Socially Conscious Shopping: Style on the inside

To fulfill the business elective requirement for my business minor, I’m currently taking a social entrepreneurship class, analyzing various socially conscious charitable and hybrid businesses on their business models, their missions, their sustainability. Today, we talked fashion.

Who here loves TOMS shoes? I mean nothing’s cooler than buying a hippie-chic pair of shoes and knowing that you’re helping someone in need in the process, right? Only, as we discussed in class—TOMS is a terrible company. Not only do they charge $60 for two pairs of shoes that cost $3 per pair, but they then give that second pair away, meaning they’re robbing some shoemaker in a developing country of his job. My good friends at Forbes have more info.

There’s no denying that the socially-conscious trend is popular, though. There’s something just so damn stylish about helping those in need. It certainly helps justify a shopping trip. So I compiled a couple of brands that have sexy products, and a stylish, social-minded, self-sustaining business model.

tenley-sunglasses-violet-magnolia-front-normal_1Warby Parker is an eyewear company that sells prescription lenses, as well as non prescription sunglasses—all with super classy, vintage-inspired lenses. They’re cheaper than most artificially priced prescription glasses, and a huge chunk of the profits go towards training clinicians in developing countries to test locals’ eyesight, as well as providing those vendors with glasses to then sell at a much-discounted rate. The short of it? Buy a pair of glasses, help someone who otherwise wouldn’t be able to afford it to see. (P.S. I love these sunglasses!)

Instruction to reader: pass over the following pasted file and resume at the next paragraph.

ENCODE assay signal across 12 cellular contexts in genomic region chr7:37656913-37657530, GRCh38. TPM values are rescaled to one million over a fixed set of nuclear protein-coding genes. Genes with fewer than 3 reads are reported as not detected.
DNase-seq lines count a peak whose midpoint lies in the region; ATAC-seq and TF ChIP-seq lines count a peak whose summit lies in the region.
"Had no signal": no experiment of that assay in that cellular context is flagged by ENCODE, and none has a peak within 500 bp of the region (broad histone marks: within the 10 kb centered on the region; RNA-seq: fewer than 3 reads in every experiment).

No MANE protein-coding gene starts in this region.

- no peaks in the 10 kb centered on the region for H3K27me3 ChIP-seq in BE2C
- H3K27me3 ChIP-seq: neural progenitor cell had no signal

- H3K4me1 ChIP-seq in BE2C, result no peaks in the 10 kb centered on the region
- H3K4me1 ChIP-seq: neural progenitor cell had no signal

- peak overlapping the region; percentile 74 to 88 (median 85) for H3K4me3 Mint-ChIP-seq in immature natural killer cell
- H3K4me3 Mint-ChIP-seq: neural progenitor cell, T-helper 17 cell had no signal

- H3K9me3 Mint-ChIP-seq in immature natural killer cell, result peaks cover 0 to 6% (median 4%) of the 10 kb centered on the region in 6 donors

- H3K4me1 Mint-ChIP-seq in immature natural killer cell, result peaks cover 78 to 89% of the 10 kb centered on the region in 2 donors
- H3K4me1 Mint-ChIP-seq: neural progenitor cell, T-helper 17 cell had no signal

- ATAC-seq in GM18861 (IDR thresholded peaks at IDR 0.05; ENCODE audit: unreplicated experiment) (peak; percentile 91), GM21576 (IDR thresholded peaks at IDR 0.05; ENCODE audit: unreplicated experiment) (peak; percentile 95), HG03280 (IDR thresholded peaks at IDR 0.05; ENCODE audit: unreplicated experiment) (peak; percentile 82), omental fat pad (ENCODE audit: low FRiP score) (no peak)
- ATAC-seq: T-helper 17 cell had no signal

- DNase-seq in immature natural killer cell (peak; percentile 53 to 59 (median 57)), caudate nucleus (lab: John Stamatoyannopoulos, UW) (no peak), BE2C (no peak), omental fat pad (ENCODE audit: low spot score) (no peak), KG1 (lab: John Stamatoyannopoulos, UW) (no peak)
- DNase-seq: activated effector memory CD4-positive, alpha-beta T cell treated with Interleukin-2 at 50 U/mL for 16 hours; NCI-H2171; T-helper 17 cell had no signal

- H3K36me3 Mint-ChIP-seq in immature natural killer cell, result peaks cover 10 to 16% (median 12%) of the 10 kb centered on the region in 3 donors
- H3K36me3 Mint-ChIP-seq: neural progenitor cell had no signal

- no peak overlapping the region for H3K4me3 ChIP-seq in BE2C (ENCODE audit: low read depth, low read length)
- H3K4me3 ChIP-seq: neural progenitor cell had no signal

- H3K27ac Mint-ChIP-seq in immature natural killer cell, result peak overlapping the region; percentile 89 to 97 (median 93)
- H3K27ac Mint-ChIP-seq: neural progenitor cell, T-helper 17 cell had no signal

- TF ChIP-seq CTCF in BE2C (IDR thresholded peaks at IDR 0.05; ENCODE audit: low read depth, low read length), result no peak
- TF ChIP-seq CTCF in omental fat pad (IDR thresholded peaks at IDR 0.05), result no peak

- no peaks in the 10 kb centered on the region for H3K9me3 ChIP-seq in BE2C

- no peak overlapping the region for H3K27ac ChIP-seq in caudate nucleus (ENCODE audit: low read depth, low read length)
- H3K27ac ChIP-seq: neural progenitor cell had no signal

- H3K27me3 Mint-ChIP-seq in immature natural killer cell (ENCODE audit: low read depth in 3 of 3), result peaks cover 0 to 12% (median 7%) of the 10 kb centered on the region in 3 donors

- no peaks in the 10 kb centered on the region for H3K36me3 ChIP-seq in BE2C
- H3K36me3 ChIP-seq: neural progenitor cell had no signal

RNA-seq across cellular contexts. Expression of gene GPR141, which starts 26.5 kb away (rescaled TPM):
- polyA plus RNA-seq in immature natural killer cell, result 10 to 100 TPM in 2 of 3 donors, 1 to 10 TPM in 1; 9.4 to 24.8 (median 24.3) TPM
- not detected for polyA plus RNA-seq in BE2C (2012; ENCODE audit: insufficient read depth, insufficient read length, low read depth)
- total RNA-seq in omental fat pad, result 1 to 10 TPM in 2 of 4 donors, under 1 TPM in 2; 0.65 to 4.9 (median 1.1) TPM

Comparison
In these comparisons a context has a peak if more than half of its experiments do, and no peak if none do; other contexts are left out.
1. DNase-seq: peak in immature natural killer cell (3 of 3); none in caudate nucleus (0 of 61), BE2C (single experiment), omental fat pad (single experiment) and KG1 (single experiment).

bella_multi_131 BITS is a chic jewelry company with a wide selection of colorful knick knacks made from recycled materials. The founder buys the beads from women and sells them at a surplus on the international marker, then uses the profits to fund educational programs for the same women she purchases from. Helping women in need? Using recycled materials? Looking chic and saving the world? Now that’s style, especially if you’re rocking this Bella necklace.


Njabini Apparel was started by a Northeastern students, and I actually wrote about the company for the Boston Globe. They sell home goods and accessories that are designed in-house, manufactured by women in Njabini with children, women who would otherwise be unable to work. Those women make generous incomes, and the additional profit generated by sales is recycled into financial education programs, microlending programs, and all around awesome-ness. Personally, I don’t think this loop scarf can do any wrong.


Radiant Cosmetics sells—you guessed it—makeup. Nothing provides that classy finish like a layer of red lipstick and an enlighted soul that’s helped others in need. Though their model isn’t as involved or creative, Radiant donates 20% of their profits to The Captives, an anti-human trafficking organization. Embrace sexy femininity, while empowering other women to embrace their own inherent beauty. And won’t you look just stellar in this matte lipstick in Madrid?


The most important thing in looking for socially-minded brands is to do your homework. Lots of people will try to capitalize on the growing trend of caring about others. Don’t let your care go wasted (or worse—actually do harm). Look at companies’ missions statements, their financial statements and transparency, run a basic Google search. Should you need more information or ideas, SOCO Marketplace has some great suggestions. Happy shopping!

Post a comment

Hi, I'm Marian.
By day, I'm a PR maven with a nerdy affinity for research and branding. By night, I'm an explorer; I delve into books, food, design, and the murky waters of my own psyche, then share my musings here.





Get every new post on this blog delivered to your Inbox.

Join other followers: